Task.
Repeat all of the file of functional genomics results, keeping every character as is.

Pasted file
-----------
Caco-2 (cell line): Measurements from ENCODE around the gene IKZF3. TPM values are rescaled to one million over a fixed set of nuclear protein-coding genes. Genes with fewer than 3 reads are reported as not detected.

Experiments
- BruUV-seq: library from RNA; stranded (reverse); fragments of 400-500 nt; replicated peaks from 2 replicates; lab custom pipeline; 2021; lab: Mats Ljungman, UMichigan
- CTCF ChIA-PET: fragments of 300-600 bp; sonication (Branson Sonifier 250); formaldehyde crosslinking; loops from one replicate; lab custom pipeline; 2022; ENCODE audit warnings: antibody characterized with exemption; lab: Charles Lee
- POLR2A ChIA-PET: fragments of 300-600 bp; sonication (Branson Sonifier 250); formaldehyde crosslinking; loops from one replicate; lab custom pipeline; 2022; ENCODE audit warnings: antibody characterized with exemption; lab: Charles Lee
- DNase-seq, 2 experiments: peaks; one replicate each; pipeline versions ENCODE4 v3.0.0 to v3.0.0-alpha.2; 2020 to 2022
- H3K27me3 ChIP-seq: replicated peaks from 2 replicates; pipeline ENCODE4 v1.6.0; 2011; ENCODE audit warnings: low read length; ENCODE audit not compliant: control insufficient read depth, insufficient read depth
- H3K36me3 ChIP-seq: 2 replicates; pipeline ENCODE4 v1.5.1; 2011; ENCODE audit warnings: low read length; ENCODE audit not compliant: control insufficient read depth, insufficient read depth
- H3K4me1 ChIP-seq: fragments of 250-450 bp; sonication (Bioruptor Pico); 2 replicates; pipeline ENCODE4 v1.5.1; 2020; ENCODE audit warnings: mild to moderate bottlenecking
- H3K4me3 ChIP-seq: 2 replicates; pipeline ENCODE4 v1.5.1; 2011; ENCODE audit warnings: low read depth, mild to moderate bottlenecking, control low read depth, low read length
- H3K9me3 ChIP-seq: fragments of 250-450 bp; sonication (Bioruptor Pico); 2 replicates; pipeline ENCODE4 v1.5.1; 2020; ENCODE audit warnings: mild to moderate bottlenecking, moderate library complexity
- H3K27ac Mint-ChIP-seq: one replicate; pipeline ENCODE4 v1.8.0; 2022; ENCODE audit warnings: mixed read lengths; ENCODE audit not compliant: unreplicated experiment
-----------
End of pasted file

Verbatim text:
Caco-2 (cell line): Measurements from ENCODE around the gene IKZF3. TPM values are rescaled to one million over a fixed set of nuclear protein-coding genes. Genes with fewer than 3 reads are reported as not detected.

Experiments
- BruUV-seq: library from RNA; stranded (reverse); fragments of 400-500 nt; replicated peaks from 2 replicates; lab custom pipeline; 2021; lab: Mats Ljungman, UMichigan
- CTCF ChIA-PET: fragments of 300-600 bp; sonication (Branson Sonifier 250); formaldehyde crosslinking; loops from one replicate; lab custom pipeline; 2022; ENCODE audit warnings: antibody characterized with exemption; lab: Charles Lee
- POLR2A ChIA-PET: fragments of 300-600 bp; sonication (Branson Sonifier 250); formaldehyde crosslinking; loops from one replicate; lab custom pipeline; 2022; ENCODE audit warnings: antibody characterized with exemption; lab: Charles Lee
- DNase-seq, 2 experiments: peaks; one replicate each; pipeline versions ENCODE4 v3.0.0 to v3.0.0-alpha.2; 2020 to 2022
- H3K27me3 ChIP-seq: replicated peaks from 2 replicates; pipeline ENCODE4 v1.6.0; 2011; ENCODE audit warnings: low read length; ENCODE audit not compliant: control insufficient read depth, insufficient read depth
- H3K36me3 ChIP-seq: 2 replicates; pipeline ENCODE4 v1.5.1; 2011; ENCODE audit warnings: low read length; ENCODE audit not compliant: control insufficient read depth, insufficient read depth
- H3K4me1 ChIP-seq: fragments of 250-450 bp; sonication (Bioruptor Pico); 2 replicates; pipeline ENCODE4 v1.5.1; 2020; ENCODE audit warnings: mild to moderate bottlenecking
- H3K4me3 ChIP-seq: 2 replicates; pipeline ENCODE4 v1.5.1; 2011; ENCODE audit warnings: low read depth, mild to moderate bottlenecking, control low read depth, low read length
- H3K9me3 ChIP-seq: fragments of 250-450 bp; sonication (Bioruptor Pico); 2 replicates; pipeline ENCODE4 v1.5.1; 2020; ENCODE audit warnings: mild to moderate bottlenecking, moderate library complexity
- H3K27ac Mint-ChIP-seq: one replicate; pipeline ENCODE4 v1.8.0; 2022; ENCODE audit warnings: mixed read lengths; ENCODE audit not compliant: unreplicated experiment